Registered by Niklas Rosenqvist

I got this idea today as a result of how fragmented the Linux world is becoming, though I'm not such an experienced desktop application developer so please tell me if this isn't going to work.

The problem lies within that there are a multitude of shells for an application designer to target, the following are some of the more popular ones: Unity, GNOME-Shell, KDE, XFCE, LXDE, Cinnamon and soon also Pantheon. If one wants to design for multiple platforms as well, e.g. Mac OS X and Windows - which is highly likely because of GTK's cross-platform capabilities, there are even more things to consider if you want your application to support: Unity Launcher API, Global menu, GNOME-Shell's new AppMenu, Elementary's "cog", Windows jumplists/quicklists. My mind goes to Yorba who stated that Geary will target Pantheon, Unity and GNOME-Shell.

All the above is a lot to ask of a developer maintaining several applications. So how about making a shell-integration plugin to either Granite or upstream GTK, which on application startup defines what environment the application is running in (or have this done at compile time) and then integrate the application into the environment appropriately.

It could work by having a folder in the application directory called "integration" and there have sub-directories for each environment it wants to support. The "standard" environment contains a XML-file called menu-bar.xml with hierarchial nodes representing the menu bar. Then "unity" could contain XML-files defining the badges and quicklists. "pantheon" contains a file with the menu and a mapping to a placeholder within the GUI - same for GNOME. If an environment's integration isn't defined it defaults to the “standard” configuration.

All the developer would have to is define these XML-files and run shell_integration.init(); in his application. Could this be implemented, not neccessarily as I've described, but as easily as my suggestion? And most importantly, is it a good idea?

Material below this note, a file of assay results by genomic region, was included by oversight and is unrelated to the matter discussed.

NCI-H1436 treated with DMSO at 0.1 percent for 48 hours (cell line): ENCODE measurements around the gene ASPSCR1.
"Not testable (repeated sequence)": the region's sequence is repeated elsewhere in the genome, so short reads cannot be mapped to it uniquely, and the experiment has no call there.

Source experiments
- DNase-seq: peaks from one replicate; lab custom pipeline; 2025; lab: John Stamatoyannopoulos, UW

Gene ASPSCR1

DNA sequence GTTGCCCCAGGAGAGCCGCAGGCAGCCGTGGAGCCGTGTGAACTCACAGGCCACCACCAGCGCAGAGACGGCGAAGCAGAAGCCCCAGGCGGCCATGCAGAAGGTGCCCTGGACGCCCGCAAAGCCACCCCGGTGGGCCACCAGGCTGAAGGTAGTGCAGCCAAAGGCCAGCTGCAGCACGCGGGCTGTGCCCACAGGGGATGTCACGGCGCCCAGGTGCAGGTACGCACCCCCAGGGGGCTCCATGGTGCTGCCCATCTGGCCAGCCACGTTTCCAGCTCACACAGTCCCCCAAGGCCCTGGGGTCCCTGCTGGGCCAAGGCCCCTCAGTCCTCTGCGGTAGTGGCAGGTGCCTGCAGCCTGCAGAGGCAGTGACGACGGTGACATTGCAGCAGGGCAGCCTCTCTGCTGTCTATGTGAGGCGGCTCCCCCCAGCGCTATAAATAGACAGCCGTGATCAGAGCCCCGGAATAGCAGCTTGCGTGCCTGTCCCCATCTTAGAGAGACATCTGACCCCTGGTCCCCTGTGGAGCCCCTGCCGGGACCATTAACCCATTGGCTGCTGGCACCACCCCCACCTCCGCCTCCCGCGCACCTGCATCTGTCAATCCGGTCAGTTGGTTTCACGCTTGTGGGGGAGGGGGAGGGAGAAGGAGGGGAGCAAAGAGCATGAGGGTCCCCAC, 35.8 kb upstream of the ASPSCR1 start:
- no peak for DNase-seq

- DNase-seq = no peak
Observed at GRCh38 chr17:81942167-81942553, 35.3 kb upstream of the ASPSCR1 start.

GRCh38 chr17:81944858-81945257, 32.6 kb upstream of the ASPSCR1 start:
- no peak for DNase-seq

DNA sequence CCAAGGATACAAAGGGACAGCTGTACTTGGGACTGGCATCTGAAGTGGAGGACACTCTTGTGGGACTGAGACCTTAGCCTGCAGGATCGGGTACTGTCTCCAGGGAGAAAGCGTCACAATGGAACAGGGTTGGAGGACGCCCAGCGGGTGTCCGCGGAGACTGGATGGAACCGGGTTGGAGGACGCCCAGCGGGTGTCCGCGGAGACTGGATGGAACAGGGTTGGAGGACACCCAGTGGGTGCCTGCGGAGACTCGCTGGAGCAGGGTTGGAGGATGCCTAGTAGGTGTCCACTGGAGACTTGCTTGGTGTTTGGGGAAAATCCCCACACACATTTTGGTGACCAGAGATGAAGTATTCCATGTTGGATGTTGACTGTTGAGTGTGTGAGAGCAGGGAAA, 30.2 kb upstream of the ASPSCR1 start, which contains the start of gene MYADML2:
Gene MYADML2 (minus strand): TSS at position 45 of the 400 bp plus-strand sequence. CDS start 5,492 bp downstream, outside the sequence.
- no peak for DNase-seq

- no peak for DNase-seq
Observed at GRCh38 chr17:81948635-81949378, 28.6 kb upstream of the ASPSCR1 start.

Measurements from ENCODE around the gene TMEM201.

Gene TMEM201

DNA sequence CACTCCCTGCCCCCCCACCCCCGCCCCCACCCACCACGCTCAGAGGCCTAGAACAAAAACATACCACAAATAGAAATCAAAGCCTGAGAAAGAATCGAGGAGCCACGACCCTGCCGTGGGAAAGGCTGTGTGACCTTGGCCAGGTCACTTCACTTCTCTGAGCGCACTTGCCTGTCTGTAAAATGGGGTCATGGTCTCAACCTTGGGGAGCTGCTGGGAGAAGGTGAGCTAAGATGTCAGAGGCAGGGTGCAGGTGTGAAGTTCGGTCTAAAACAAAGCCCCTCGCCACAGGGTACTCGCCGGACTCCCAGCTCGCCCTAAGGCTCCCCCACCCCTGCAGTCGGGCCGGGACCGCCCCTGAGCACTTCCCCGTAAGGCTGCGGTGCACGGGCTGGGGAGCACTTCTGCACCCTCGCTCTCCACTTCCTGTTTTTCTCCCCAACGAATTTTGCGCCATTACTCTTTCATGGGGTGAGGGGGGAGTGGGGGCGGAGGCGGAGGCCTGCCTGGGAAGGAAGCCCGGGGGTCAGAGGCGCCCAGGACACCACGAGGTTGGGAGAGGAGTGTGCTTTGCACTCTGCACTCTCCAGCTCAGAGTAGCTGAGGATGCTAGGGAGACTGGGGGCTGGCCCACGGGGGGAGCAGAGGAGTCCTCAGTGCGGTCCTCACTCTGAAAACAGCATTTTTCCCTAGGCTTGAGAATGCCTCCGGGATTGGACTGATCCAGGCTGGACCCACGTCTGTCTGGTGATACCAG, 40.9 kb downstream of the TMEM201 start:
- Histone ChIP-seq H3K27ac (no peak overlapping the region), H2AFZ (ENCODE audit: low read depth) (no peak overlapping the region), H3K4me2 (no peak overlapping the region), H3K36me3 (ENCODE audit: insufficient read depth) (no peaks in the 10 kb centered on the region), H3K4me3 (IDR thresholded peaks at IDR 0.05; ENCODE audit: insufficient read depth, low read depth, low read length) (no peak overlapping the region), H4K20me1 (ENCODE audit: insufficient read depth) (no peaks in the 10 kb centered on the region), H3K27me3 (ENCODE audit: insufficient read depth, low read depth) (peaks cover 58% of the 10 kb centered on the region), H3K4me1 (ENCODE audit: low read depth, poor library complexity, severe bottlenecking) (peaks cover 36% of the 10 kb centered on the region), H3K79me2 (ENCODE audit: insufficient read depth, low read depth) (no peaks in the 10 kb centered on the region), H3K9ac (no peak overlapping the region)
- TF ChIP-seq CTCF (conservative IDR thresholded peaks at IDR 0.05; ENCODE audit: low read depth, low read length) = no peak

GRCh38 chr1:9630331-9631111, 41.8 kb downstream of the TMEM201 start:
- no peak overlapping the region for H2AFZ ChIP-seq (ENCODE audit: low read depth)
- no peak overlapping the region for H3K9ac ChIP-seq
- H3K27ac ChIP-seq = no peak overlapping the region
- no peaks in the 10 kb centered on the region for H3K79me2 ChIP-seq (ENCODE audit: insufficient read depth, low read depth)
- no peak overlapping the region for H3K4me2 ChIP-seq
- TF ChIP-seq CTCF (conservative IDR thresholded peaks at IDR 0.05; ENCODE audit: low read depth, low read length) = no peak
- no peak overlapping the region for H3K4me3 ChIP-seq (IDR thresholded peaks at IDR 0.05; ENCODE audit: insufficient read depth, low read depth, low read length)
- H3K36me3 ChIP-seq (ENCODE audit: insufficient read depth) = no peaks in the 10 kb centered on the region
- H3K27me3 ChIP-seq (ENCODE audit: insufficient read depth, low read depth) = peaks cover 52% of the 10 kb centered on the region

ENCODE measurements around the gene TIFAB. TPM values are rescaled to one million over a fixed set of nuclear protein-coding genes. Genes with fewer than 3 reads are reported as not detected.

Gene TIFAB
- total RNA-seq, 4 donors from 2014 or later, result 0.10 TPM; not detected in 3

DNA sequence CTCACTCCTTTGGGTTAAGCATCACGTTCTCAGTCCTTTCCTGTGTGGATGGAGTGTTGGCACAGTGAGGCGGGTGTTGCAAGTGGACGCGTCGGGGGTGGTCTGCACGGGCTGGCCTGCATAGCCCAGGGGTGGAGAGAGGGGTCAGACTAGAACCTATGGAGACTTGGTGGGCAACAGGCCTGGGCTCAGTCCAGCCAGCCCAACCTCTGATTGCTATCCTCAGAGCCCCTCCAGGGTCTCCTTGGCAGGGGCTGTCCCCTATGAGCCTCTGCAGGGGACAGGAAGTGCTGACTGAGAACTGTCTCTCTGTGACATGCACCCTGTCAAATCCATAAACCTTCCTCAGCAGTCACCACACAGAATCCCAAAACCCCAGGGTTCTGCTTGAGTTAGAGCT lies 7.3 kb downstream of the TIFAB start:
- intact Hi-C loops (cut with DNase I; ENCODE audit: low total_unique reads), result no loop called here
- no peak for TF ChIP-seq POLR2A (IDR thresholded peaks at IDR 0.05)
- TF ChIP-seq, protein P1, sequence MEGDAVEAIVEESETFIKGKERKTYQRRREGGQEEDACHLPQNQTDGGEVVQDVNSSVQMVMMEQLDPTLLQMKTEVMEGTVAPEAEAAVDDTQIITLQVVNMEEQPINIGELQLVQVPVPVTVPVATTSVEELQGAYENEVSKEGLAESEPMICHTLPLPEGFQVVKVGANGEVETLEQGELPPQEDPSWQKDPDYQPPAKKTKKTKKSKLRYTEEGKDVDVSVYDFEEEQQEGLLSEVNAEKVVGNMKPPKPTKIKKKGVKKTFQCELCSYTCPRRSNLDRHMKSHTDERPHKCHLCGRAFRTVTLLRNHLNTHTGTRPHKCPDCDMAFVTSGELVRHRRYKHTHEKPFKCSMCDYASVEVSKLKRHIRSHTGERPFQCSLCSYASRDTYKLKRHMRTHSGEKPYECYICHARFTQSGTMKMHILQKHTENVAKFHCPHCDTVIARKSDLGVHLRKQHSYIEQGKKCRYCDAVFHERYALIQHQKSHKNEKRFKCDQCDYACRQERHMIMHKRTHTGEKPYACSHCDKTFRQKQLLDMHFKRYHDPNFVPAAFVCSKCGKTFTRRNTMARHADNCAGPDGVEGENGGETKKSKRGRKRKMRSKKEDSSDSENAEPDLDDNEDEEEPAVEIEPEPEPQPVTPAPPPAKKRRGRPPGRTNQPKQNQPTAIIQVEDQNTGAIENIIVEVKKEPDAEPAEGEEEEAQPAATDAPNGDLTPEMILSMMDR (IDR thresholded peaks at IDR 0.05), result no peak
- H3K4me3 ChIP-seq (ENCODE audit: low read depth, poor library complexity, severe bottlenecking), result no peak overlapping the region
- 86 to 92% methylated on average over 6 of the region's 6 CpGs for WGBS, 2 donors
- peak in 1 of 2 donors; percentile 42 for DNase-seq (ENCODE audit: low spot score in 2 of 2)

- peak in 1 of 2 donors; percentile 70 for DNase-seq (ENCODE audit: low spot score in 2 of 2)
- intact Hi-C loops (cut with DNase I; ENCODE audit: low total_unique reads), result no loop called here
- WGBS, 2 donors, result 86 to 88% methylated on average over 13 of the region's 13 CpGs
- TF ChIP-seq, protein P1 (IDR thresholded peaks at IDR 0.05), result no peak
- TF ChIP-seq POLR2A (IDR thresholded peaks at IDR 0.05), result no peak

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Sounds like a DE abstraction layer. Might be a good idea. --shnatsel

That's exactly how I'd describe it. Thanks for reading the blueprint! -- Niklas

I think the real solution lies in sharing APIs. For example, when Plank will implement badges and progress bars it'll use the same API as Unity. A developer shouldn't even care about in which DE/shell his app will be running (unless it uses some specific features), he just writes code than renders differently the same concept in different DE/shells.
This a simpler approach, but require works from DEs/shells themselves. If this doesn't happen, probably the solution is to write a layer that converts from standard to that specific DE/shell because is the DE/shell that needs fixing, not the app itself. Even if it's not accepted upstream, a developer that want consistency across DE/shells without writing more code just needs to set the conversion layer as a dependency.
tl;dr: No layer in the middle, just DEs sharing API. --voluntatefaber

@voluntatefaber, what you described only works for shell integration regarding docks, it doesn't take into consideration the different menu systems which are emerging -- Niklas

@Niklas: why? You can apply the same idea to menus as well -- voluntatefaber

@voluntatefaber: Maybe you can, but it would be downright impossible to get GNOME, KDE, Unity, XFCE, LXDE, etc. to implement these changes. If I'm not mistaken you'd have to patch all toolkits as well, but then again, I don't have so much experience in developing desktop applications so I may very well be wrong. -- Niklas


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